Cincinnati Bengals running back Giovani Bernard has been one of the top performers from this year's NFL draft class, and he had one of the best rookie performances in Week 14. He was one of five players named to the weekly Pepsi Next Rookie of the Week award for his effort against the Indianapolis Colts, which included 99 yards rushing and 49 yards receiving.
He's been a pivotal player for the Bengals this year, and here are five takeaways from his latest performance, and why they bode well for the Bengals heading into the postseason.
As mentioned, Bernard had 99 yards on the ground and 49 more through the air. That's 148 total yards, and he has steadily increased his production over the course of this season.
"I think back to 2008 when Ray Rice was a rookie," Bengals head coach Marvin Lewis said via Bengals.com. "Some of his runs—low to the ground with his hands down—that’s who we kind of liken Gio to as we evaluated him out of college.”
According to Ryan Lester of B/R, Bernard is averaging 78.7 total yards and 0.5 touchdowns per game, but he has increased that to 99.8 total yards and 0.6 touchdowns in his past five games.
He's too shifty for any normal linebacker to cover him, and often demands a defensive back cover him when he runs a pass-route. That leaves one less defender in the defensive backfield to prevent All-Pro receiver A.J. Green from getting behind the defense for big plays.
Bernard isn't focused on just racking up yards. Instead, he wants to do what he can to help his team continue to win. According to Pro Football Focus, Bernard continues to grade positively in pass protection, where he’s only allowed four quarterback disruptions on 78 pass blocks.
That tends to be the biggest weakness of rookie running backs, but he's doing well enough at that to earn more playing time going forward, and he should become the featured weapon in this offense once the playoffs begin.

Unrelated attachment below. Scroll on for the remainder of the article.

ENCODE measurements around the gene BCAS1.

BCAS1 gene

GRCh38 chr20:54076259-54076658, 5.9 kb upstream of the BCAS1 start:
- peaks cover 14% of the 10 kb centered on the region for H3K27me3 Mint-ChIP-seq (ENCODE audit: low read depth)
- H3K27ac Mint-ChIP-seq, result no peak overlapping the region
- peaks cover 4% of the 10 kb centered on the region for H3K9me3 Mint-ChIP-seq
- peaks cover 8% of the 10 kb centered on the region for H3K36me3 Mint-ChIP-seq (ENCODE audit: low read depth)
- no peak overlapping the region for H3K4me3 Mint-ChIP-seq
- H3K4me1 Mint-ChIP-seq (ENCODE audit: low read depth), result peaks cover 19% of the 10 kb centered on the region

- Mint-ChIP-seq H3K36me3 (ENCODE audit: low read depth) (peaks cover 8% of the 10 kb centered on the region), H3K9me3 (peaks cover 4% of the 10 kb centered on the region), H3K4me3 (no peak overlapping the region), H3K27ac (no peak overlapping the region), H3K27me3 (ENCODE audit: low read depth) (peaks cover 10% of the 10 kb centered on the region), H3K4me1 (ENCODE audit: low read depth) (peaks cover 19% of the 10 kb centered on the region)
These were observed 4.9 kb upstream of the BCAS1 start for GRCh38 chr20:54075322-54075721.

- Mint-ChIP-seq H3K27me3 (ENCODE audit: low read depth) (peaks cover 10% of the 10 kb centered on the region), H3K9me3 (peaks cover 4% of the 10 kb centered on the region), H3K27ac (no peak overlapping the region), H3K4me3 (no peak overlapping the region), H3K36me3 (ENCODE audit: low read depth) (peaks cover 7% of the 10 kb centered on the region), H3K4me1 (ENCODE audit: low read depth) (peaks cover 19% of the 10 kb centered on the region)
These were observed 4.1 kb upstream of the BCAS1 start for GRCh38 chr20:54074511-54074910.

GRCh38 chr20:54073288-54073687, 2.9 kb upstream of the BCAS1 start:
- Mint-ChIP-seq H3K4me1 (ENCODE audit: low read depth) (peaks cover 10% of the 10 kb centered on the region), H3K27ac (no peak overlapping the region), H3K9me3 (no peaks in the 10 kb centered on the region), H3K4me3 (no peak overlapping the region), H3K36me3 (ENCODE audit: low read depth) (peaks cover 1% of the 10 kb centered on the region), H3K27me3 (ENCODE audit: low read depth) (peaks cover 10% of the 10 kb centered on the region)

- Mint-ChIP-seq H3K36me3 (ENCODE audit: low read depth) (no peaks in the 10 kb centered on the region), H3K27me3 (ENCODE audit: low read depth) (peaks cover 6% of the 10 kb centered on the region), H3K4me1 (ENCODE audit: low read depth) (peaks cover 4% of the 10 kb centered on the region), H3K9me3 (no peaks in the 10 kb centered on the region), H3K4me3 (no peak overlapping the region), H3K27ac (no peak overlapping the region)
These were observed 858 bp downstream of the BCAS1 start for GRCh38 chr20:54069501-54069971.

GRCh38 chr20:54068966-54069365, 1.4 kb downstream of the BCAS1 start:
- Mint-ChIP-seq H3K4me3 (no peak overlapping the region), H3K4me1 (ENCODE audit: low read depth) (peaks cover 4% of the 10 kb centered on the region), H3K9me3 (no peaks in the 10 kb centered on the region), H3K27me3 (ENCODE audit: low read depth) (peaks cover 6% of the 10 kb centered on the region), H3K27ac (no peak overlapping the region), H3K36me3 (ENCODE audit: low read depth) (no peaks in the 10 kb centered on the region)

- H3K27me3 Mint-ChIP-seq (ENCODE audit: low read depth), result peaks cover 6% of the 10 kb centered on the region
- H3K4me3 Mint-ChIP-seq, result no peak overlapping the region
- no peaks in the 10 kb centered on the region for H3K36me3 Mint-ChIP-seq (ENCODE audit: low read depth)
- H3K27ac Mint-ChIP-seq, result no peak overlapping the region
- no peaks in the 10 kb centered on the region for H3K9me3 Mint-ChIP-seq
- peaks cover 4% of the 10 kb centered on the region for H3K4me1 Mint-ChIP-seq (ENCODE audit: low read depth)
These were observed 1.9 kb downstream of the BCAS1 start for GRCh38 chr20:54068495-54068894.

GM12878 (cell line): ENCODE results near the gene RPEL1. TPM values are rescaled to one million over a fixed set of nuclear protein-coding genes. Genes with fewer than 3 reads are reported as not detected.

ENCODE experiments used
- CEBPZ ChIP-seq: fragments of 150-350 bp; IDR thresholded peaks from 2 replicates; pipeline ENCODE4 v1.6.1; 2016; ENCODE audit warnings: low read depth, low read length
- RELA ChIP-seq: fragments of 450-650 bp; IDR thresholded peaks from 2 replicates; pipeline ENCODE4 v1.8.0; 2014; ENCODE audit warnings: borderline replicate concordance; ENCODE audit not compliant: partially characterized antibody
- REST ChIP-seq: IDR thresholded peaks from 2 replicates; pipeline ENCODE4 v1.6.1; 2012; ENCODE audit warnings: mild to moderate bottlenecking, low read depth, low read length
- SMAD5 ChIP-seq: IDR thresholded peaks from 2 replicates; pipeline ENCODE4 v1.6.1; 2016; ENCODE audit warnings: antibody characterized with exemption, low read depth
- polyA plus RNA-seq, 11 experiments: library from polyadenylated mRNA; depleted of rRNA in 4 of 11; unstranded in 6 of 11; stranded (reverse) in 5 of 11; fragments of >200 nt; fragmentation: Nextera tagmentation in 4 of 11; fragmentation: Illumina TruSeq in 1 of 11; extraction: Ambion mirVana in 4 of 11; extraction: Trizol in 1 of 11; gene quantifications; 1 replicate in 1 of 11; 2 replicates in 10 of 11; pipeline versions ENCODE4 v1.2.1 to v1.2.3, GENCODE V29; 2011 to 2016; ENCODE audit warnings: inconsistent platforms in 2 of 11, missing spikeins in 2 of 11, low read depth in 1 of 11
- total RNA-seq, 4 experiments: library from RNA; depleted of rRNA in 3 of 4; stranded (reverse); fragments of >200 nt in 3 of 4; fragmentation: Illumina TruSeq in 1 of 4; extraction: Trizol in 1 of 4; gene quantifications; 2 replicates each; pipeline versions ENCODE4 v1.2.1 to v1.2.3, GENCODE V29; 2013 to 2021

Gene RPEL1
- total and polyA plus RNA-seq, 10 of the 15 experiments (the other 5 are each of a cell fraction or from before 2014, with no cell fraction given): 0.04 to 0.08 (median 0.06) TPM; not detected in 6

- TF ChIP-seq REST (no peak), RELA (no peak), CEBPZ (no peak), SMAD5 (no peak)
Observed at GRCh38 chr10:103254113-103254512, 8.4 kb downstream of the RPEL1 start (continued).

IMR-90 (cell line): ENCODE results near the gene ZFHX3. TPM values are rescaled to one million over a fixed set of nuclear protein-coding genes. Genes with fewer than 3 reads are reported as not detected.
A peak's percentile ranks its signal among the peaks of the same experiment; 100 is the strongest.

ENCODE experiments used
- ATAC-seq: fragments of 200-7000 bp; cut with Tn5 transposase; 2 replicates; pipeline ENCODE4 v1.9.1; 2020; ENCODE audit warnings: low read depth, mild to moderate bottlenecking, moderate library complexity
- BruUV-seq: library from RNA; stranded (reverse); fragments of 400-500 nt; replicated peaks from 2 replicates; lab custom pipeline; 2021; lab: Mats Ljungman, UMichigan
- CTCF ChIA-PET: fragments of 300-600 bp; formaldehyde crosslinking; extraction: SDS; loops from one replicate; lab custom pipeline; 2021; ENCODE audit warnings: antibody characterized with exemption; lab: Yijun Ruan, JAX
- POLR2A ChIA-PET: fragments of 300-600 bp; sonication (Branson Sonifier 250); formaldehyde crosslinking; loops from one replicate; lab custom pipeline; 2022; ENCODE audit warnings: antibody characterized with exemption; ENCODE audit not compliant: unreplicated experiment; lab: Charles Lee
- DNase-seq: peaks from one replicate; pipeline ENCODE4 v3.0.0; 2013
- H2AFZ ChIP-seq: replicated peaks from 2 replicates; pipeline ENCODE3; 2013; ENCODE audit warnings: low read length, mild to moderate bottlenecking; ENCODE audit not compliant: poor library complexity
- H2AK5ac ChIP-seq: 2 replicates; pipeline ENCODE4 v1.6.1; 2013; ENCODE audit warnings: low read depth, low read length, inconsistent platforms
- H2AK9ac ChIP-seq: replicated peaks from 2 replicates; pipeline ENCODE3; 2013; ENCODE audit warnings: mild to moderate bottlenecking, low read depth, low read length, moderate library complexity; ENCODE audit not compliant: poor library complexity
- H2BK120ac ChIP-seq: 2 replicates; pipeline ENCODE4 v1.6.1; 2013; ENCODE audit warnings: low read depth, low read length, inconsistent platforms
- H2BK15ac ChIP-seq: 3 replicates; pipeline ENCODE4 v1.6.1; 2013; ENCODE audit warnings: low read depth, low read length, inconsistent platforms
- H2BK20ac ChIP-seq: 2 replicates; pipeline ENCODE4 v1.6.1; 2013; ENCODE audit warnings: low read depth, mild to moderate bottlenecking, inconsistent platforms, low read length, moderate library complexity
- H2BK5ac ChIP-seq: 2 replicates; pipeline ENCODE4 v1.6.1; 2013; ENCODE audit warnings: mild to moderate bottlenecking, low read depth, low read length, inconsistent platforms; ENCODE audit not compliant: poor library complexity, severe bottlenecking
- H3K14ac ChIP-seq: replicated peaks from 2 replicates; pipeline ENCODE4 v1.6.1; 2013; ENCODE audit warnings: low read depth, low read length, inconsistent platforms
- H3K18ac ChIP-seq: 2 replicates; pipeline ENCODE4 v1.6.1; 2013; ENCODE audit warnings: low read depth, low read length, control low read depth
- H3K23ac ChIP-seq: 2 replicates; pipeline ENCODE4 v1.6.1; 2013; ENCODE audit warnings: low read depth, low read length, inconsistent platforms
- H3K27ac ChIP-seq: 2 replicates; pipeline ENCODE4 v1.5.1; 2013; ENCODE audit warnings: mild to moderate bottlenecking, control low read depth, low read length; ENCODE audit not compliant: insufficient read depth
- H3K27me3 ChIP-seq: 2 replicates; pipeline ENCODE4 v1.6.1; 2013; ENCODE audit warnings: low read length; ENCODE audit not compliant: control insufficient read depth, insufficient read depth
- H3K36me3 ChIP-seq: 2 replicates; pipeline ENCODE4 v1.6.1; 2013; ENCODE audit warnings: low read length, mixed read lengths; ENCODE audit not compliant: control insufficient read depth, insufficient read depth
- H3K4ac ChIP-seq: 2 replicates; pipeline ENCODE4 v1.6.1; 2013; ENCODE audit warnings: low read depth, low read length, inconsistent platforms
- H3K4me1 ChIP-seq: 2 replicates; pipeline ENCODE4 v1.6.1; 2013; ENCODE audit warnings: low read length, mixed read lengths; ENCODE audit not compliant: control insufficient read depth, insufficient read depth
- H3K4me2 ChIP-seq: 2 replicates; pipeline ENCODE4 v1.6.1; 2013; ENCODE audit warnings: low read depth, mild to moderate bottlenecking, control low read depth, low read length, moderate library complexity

PFF (subscription required) also rates Bernard as the second-best running back, primarily because of his all-around game, as well as his lack of mistakes. He's one of only six running backs to grade highly in both running and receiving the ball, as well as blocking.
"For me, it's just going out there and being myself. I'm not trying to be anybody else," Bernard said via Bengals.com. "I'm just trying to be Giovani Bernard … I guess my biggest asset is understanding what I have to do to help the team win."
Bernard has also been great at not putting the ball on the ground when he gets his touches. He has only one fumble this year in 131 rushing attempts and only three drops in the 54 passes targeted for him.
He doesn't do any one thing better than every other back, but he does everything well enough that he doesn't have any obvious weaknesses in his game.
Because Bernard is a threat on the ground and through the air, that allows him to pick up yards, keep the clock moving and keep the opposing offense on the sideline.
On Sunday, Bernard accounted for eight first downs. That allowed Cincinnati to dominate the time-of-possession battle by almost 15 minutes.
That's almost an entire quarter, and that's exactly what the Bengals will need if they make it to the playoffs and face a team like the Denver Broncos.
Stopping an elite QB like Peyton Manning is simple: keep him on the sideline. Bernard helps the Bengals do just that.
Rookie of the Year?
There's no question that Bernard has done enough to put himself in the conversation for the NFL's Offensive Rookie of the Year award, and he'll likely be among the two or three rookies to receive the most votes for the honor.
But based on recent trends, this award tends to go to QBs:
That trend will end this year, as Geno Smith of the New York Jets, Mike Glennon of the Tampa Bay Buccaneers and E.J. Manuel of the Buffalo Bills are the only starting rookie QBs, but all have been too inconsistent to warrant enough votes to win this award.
But the edge Bernard has over those two is that his team will likely be in the postseason as well as win double-digit games and even potentially host one or more playoff games.
As with most sports, awards tend to go to players on winning teams, and that might be the deciding factor for Bernard in a narrow race for offensive ROY. He needs to finish the season strong to secure it, and with big games against the Pittsburgh Steelers and Baltimore Ravens left, he'll have ample opportunity to do just that.
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